In Croatia, a director who introduced a new way in treating little, everyday subjects was Krešo Golik. Through the destiny of an individual, Golik portrays socialist society in many of its dark shades. A director from the younger generation, Krsto Papić, was a maestro in portraying the mentality of the people from the area of Herzegovina. Following the cinéma vérité style, Papić treated every issue critically, giving a profound analysis of the social milieu: emigration, crime, unemployment were explored by documentary cinema for the first time. During the movement in the early seventies known as the Croatian Spring, a short period of liberalisation, filmmakers such as Ante Babaja and Eduard Galić ran the risk of making films that went beyond the Communist Party codes and norms. This time of national “awakening”, with attempts at political and cultural decentralisation towards the different Republics of Yugoslavia, was rooted in the struggle for a more liberal socialism. As a reaction to these tendencies, the political establishment stopped many filmmakers. President Tito reacted severely, attacking the filmmakers as “anarcho-liberalists”, and they had to go back to their previous ideological and aesthetic positions. The Serb Želimir Žilnik and the Slovene Karpo Ačimović-Godina both suffered a similar fate: most of their films from the seventies were immediately censored. Žilnik, who took an active part in the cultural movement of the Black Wave, was considered by the authorities as a dangerous and provocative political rebel. Even if he was highly appreciated for his directness and visually expressive film language by film critics at home and abroad – his first feature, Rani Radovi, won the Golden Bear at Berlin International Film Festival in 1969 – he had to emigrate to Germany in order to work. In the same period, a younger generation of filmmakers became more involved in film aesthetics than political issues. Zoran Tadić made sophisticated documentaries about human solitude: his films were made in a rigorous minimalism, and his highly composed visual portraits were odes to the values of a simple and ascetic lifestyle. Experimental filmmakers such as Ivan Martinac and Ivan Ladislav Galeta tried to avoid the traditional narrative linear structure and followed an unconventional and uncompromising way of telling stories, characterised by surrealist and structuralist influences. Two directors who gained a special place were Vlatko Gilić and Živko Nikolić. Both were born in Montenegro, lived in Belgrade and were often concerned with aspects of life in their home country such as rigid traditionalism, hard workers, and the tough life in deserted mountainous areas. They both had a strong personal touch in crossing the borders of film genres and mixing the real and the surreal, documentary and fiction. Their contemplative, slow films, characterised by anxious moods and atmospheres, were based on metaphorical levels of reality, and the mise-en-scène was used in order to get to the invisible side of life and society. Nikolić made beautiful miniatures of rural life, a life outside history and very far from socialism: he recreated the ancestral primitive world, with its laws and imagery. In Nikolić’s and Gilić’s films, one finds only few words and a minimalist soundtrack, but a powerful visual aspect. In Macedonia, the most remarkable filmmakers were Stole Popov and Ljubiša Georgievski, two visual poets trying to free the film form from the weight of ideology.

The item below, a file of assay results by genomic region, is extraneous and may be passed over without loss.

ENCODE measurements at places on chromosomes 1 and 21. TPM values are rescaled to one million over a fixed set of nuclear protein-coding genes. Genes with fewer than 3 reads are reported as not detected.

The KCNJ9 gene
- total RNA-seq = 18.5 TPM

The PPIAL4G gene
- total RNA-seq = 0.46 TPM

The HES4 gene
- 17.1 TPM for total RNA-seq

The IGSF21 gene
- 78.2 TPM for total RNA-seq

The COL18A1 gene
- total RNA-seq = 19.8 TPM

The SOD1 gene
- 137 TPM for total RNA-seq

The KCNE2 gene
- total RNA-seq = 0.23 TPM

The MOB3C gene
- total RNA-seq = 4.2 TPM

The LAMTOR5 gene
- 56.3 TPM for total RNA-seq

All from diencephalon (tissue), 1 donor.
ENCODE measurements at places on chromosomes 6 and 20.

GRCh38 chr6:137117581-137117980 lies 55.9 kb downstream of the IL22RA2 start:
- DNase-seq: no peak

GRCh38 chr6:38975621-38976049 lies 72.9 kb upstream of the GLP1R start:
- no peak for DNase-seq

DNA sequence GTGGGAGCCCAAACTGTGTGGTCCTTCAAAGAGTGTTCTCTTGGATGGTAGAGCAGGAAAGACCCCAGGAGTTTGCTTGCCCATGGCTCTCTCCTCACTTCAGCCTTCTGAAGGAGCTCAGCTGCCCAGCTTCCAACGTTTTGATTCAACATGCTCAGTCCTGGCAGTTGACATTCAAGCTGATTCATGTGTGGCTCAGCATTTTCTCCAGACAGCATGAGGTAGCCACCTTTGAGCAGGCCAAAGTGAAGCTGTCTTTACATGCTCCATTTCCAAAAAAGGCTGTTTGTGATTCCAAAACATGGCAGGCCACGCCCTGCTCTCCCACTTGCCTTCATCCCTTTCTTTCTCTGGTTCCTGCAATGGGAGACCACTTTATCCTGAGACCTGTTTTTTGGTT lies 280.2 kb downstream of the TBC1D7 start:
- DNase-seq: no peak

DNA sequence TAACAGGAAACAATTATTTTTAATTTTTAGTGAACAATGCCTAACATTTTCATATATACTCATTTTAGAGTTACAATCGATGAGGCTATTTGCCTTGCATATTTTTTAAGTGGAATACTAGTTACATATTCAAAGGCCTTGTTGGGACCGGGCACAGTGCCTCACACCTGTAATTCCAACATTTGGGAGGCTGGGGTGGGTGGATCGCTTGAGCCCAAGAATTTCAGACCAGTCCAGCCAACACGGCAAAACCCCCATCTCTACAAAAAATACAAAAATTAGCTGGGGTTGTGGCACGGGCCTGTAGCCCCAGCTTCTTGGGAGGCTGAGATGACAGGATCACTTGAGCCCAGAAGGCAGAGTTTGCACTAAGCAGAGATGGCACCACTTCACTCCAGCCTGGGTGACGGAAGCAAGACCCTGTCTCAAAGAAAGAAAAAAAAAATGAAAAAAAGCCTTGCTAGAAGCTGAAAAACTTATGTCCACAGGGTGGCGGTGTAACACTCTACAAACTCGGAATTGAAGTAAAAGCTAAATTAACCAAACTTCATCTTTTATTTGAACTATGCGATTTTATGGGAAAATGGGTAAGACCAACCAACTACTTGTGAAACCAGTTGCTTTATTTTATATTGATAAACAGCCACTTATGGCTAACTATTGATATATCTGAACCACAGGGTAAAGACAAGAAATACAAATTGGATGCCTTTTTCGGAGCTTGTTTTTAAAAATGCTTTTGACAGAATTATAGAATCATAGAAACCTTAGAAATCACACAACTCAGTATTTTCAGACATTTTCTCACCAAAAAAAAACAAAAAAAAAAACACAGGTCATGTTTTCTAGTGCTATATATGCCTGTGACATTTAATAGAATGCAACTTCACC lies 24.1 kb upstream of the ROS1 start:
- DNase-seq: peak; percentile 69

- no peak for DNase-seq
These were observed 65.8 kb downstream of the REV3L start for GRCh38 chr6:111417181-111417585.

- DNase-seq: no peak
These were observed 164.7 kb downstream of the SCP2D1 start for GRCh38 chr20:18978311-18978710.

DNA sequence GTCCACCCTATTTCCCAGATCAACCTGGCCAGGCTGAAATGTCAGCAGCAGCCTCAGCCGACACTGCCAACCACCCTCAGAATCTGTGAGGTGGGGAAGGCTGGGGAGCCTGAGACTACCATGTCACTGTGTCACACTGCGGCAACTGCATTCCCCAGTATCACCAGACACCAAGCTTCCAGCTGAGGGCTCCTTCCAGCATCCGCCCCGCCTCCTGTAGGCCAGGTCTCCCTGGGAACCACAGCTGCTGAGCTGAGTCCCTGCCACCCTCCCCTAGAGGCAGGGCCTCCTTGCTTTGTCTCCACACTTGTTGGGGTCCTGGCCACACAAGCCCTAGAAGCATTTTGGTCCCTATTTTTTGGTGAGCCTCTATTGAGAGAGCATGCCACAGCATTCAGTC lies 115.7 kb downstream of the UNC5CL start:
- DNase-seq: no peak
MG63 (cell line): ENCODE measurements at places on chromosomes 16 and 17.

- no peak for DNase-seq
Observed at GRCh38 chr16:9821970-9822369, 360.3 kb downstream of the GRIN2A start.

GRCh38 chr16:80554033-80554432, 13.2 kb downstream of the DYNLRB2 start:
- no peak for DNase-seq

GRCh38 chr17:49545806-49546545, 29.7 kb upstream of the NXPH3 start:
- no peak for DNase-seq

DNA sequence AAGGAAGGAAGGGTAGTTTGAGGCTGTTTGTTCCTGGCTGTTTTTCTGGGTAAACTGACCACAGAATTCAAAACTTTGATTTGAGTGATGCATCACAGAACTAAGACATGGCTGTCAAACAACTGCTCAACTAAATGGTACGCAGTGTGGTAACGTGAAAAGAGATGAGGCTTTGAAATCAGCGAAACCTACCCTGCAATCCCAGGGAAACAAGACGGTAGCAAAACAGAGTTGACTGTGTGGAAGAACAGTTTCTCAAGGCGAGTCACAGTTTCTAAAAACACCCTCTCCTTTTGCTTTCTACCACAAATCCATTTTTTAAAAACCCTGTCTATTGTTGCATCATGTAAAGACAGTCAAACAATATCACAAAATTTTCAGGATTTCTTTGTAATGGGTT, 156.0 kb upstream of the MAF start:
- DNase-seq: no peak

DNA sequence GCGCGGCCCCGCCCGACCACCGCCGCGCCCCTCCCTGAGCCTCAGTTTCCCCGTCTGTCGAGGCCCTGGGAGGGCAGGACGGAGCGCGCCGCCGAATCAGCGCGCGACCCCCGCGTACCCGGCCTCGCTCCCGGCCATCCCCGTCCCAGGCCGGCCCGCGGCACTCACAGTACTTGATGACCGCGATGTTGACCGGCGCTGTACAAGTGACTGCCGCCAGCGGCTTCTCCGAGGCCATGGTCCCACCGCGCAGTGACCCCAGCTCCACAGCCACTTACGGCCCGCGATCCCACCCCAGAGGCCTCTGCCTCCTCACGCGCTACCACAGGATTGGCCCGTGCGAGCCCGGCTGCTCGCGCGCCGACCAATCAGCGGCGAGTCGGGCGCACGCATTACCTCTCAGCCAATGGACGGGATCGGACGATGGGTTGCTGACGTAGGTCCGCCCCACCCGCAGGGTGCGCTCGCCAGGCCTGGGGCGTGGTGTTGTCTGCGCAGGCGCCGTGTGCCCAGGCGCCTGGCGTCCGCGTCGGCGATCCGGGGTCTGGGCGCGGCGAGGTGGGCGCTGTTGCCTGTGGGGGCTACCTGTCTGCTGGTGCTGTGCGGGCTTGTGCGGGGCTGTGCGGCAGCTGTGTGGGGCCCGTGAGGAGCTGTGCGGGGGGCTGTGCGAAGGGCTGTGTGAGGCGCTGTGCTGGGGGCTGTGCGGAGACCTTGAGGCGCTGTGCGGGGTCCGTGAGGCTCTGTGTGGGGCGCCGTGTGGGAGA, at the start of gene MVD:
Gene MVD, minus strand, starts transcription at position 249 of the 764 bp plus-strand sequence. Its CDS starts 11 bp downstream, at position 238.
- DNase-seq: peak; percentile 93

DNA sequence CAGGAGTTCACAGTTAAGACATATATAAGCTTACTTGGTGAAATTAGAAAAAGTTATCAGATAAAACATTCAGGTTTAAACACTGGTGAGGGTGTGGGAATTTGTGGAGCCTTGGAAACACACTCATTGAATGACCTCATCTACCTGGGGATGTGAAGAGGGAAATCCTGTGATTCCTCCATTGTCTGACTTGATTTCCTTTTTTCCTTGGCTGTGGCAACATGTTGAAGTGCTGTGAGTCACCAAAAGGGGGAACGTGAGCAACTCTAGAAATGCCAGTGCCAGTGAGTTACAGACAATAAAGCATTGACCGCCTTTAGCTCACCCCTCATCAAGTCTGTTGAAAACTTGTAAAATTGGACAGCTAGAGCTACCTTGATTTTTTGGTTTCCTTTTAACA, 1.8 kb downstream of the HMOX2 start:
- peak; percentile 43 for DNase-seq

The years after the death of President Tito (1980) brought a certain degree of disobedience and rebellion. Some political issues were more directly addressed; others, not being previously touched upon at all, were now courageously depicted: social and political changes, emigration, injustice, and people’s dissatisfaction. In 1991 and 1992, peaking conflicts led to war and the final split of Yugoslavia into five independent States. The cinema industry was heavily hit both by the transitional structural socioeconomic processes and by the poverty caused by war.
Screenings introduced by Federico Rossin.
With support from Archive of Jugoslovenska Kinoteka, Dunav film, Hrvatski filmski savez, Filmski centar Sarajevo, N.U. Kinoteka na Republika Severna Makedonija, Slovenski filmski center and Zagreb film.
Special thanks to Sarita Matijević and Želimir Žilnik.